Mapping your employee journey series (part 1): the macro level
You know designing for a beautiful employee experience is key for your organization and you know the value it can bring. Awesome! I’m genuinely happy and excited that you’ve decided to go on this journey to revamp, re-design and maybe, even completely re-think the end-to-end employee experience at your organization.
So where the heck do you even begin? This is the question I left off with last week. This answer is going to be a long one, so it will be a series of blog posts on uncovering the current state of your employee experience.
Welcome to part one: mapping out your current employee journey at the macro-level. The framework I recommend below for mapping out your organization’s current employee experience leverages some of the most successful design thinking and innovative techniques that have surfaced in recent years to push customer experiences forward.
Leveraging journey mapping in a service design framework has been the most successful way I have found to bring alignment from multiple stakeholders in an organization — by focusing on the audience we are designing for, and uncovering the problems which exist in the current state.
(if you’d like to know more about journey mapping and it’s value, please read my blog post I’ve written for 7Summits where I am an Experience Strategist)
Getting back to mapping employee journeys. In my most recent experiences, I have learned that there are really two levels of employee journeys: the macro-level and the micro-level journeys. Today’s post focuses on the macro-level.
The macro-level journey is one that is familiar and probably quite similar across many organizations. It probably looks something like this at your organization:
Running a journey mapping exercise across different teams at your organization at this level will help to identify core organizational and system-level challenges which exist. It also helps you identify key employee level motivators and challenges with the organization holistically to begin creating personas and segmentations of your employees (this will be very helpful in developing micro-level journeys!)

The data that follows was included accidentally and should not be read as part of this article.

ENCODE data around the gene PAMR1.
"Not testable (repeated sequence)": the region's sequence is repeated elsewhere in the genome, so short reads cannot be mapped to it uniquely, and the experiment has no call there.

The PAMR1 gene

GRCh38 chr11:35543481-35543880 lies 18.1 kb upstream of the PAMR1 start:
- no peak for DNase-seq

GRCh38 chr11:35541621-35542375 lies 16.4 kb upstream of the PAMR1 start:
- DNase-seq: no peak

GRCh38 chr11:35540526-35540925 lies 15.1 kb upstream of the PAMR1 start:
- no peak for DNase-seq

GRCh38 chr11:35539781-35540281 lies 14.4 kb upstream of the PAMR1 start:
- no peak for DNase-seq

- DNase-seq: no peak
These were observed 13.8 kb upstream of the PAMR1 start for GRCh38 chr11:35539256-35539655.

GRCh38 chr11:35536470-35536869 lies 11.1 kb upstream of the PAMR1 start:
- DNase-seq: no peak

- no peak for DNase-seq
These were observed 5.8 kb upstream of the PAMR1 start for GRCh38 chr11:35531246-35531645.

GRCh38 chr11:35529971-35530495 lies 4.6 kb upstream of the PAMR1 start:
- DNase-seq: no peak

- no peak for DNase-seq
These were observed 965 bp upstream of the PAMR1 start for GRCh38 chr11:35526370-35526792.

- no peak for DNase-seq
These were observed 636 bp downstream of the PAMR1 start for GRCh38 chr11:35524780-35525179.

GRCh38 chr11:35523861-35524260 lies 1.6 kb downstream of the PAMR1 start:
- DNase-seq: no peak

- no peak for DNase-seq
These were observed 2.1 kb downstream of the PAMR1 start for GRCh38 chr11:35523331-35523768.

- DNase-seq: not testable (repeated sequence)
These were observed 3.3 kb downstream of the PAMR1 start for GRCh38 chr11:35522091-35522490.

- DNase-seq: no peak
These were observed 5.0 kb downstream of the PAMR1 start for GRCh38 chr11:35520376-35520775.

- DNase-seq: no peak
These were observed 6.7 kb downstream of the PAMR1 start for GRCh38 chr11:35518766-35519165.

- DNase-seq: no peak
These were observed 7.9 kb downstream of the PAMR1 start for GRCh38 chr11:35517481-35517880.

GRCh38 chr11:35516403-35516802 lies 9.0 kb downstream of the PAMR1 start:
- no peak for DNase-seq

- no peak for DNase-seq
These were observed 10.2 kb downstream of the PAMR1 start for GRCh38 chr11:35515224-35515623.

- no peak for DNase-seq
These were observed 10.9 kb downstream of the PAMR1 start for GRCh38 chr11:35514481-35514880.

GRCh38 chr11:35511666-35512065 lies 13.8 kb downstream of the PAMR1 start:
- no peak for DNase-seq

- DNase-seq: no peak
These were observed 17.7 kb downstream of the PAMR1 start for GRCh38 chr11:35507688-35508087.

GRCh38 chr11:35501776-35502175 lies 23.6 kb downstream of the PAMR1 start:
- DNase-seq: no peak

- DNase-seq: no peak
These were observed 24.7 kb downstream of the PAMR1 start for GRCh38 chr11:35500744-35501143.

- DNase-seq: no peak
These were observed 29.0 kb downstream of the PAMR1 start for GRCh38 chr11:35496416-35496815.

I love running a macro-level journey mapping session with my clients who are trying to improve their employee experiences. The macro-level journey helps you uncover:
(1) Where are the major organization-wide “disconnects” for a new employee joining, learning, growing and off boarding?
(2) Are systems, processes and people structured in a connected and integrated way to deliver the employee experience?
(3) Where are the key moments of employee challenges? This is critical because it helps you hone in on which micro-level journeys you need to work on next. If qualitative inputs across the organization indicate that there are challenges across the board once employees are actually performing on their day to day activities — this may indicate you need to break down at each functions level to understand where the problems exist today in that particular phase. Or if you are experiencing significant employee attrition during onboarding — you can dig deeper into the micro-journeys at that phase.
(4) Are the challenges identified at a technology, environment or cultural level? If you haven’t already read Jacob Morgan’s “The Employee Experience Advantage” — I highly recommend it! He digs deeper into each of these three elements and provides valuable information and case studies. By honing on what types of challenges exist, you can focus on the opportunities that develop holistic solutions across technology, environment and culture to avoid siloed and disconnected solutions in the future.
Tomorrow, we’ll dig deeper into what types of micro-level journeys are the most useful to focus on and some lessons learned from the field on running these types of journey mapping sessions! After that, we’ll actually dig into running a journey mapping session with a service design approach. Lot’s coming your way — if you have any certain topics you’d love to know about — let me know. I’d also love to hear your feedback — share away!